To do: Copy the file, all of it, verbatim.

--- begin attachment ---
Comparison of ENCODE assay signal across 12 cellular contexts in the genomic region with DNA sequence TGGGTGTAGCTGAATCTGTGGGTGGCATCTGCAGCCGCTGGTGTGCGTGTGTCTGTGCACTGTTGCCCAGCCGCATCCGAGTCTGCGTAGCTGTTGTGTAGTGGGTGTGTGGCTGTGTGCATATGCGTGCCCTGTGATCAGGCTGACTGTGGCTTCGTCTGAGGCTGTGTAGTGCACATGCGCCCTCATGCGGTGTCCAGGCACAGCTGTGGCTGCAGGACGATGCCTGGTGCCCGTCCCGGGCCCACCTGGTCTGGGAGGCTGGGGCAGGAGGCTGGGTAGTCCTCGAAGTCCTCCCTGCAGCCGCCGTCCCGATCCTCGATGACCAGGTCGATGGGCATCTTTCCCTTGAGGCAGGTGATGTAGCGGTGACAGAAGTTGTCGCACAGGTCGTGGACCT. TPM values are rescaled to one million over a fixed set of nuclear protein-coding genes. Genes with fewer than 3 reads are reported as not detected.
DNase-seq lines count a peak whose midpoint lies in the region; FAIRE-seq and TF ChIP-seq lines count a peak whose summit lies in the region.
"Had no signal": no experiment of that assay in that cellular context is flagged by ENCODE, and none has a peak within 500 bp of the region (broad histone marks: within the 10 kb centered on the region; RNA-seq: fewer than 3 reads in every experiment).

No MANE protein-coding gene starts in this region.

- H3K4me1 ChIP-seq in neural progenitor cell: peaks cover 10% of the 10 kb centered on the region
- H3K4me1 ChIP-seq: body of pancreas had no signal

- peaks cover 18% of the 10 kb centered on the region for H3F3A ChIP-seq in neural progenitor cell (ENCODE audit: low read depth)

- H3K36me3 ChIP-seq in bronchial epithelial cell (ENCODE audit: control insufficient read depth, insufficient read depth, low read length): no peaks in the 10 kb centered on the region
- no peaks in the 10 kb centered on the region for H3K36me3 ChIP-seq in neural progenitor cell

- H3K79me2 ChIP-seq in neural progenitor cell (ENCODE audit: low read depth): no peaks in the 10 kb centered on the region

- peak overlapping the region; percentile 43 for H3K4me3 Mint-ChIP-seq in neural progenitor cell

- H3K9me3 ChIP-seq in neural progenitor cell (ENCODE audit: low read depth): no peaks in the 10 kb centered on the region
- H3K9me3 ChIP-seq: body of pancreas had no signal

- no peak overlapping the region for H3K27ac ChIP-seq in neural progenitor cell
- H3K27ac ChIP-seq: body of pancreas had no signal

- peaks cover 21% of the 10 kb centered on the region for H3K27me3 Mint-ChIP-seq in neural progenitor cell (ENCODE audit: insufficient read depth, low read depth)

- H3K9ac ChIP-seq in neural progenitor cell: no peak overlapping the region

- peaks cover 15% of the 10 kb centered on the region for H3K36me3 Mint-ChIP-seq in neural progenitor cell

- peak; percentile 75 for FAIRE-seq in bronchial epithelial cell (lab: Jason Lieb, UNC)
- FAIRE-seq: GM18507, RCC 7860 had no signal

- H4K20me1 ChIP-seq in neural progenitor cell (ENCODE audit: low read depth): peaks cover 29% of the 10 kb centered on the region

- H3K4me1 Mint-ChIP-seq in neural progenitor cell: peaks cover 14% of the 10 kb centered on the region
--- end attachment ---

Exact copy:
Comparison of ENCODE assay signal across 12 cellular contexts in the genomic region with DNA sequence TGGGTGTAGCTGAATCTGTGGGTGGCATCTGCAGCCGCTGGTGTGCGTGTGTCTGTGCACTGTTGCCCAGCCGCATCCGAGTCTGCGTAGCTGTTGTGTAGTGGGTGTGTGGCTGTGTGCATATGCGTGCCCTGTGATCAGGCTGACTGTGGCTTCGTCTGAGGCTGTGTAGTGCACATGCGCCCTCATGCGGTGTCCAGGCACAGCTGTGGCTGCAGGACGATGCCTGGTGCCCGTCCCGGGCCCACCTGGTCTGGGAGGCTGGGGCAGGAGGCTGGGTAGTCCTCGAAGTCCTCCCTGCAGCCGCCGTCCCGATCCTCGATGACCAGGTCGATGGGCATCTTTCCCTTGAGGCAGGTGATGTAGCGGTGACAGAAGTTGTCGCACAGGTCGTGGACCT. TPM values are rescaled to one million over a fixed set of nuclear protein-coding genes. Genes with fewer than 3 reads are reported as not detected.
DNase-seq lines count a peak whose midpoint lies in the region; FAIRE-seq and TF ChIP-seq lines count a peak whose summit lies in the region.
"Had no signal": no experiment of that assay in that cellular context is flagged by ENCODE, and none has a peak within 500 bp of the region (broad histone marks: within the 10 kb centered on the region; RNA-seq: fewer than 3 reads in every experiment).

No MANE protein-coding gene starts in this region.

- H3K4me1 ChIP-seq in neural progenitor cell: peaks cover 10% of the 10 kb centered on the region
- H3K4me1 ChIP-seq: body of pancreas had no signal

- peaks cover 18% of the 10 kb centered on the region for H3F3A ChIP-seq in neural progenitor cell (ENCODE audit: low read depth)

- H3K36me3 ChIP-seq in bronchial epithelial cell (ENCODE audit: control insufficient read depth, insufficient read depth, low read length): no peaks in the 10 kb centered on the region
- no peaks in the 10 kb centered on the region for H3K36me3 ChIP-seq in neural progenitor cell

- H3K79me2 ChIP-seq in neural progenitor cell (ENCODE audit: low read depth): no peaks in the 10 kb centered on the region

- peak overlapping the region; percentile 43 for H3K4me3 Mint-ChIP-seq in neural progenitor cell

- H3K9me3 ChIP-seq in neural progenitor cell (ENCODE audit: low read depth): no peaks in the 10 kb centered on the region
- H3K9me3 ChIP-seq: body of pancreas had no signal

- no peak overlapping the region for H3K27ac ChIP-seq in neural progenitor cell
- H3K27ac ChIP-seq: body of pancreas had no signal

- peaks cover 21% of the 10 kb centered on the region for H3K27me3 Mint-ChIP-seq in neural progenitor cell (ENCODE audit: insufficient read depth, low read depth)

- H3K9ac ChIP-seq in neural progenitor cell: no peak overlapping the region

- peaks cover 15% of the 10 kb centered on the region for H3K36me3 Mint-ChIP-seq in neural progenitor cell

- peak; percentile 75 for FAIRE-seq in bronchial epithelial cell (lab: Jason Lieb, UNC)
- FAIRE-seq: GM18507, RCC 7860 had no signal

- H4K20me1 ChIP-seq in neural progenitor cell (ENCODE audit: low read depth): peaks cover 29% of the 10 kb centered on the region

- H3K4me1 Mint-ChIP-seq in neural progenitor cell: peaks cover 14% of the 10 kb centered on the region